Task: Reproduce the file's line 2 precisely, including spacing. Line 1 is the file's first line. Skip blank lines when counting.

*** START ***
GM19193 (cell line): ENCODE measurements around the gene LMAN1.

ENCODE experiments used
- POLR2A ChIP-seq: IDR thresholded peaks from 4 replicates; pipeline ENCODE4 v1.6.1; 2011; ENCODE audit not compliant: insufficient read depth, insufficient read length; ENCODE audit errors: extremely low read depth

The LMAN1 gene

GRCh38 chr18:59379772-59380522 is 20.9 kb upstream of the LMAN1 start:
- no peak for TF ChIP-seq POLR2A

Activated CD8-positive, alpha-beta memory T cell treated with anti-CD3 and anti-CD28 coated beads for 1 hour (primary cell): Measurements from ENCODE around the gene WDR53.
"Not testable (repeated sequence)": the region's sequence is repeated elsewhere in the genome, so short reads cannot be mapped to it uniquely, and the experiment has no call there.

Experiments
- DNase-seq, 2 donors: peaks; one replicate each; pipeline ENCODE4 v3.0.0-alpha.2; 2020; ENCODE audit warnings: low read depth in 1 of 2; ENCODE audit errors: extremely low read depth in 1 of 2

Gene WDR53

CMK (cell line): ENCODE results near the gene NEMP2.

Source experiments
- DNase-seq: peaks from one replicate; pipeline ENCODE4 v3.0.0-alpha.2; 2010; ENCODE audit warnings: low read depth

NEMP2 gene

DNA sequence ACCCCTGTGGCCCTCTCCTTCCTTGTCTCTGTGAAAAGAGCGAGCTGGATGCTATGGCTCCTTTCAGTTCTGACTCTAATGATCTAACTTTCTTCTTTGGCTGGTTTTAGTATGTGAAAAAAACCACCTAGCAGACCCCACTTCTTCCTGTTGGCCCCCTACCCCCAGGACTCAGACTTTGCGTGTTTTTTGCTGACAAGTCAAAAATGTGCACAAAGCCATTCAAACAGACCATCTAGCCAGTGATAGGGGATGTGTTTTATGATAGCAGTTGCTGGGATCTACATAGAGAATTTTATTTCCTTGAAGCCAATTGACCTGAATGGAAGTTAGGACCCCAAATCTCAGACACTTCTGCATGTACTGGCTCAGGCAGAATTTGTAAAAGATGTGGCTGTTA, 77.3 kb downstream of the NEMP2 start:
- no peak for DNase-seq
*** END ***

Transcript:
ENCODE experiments used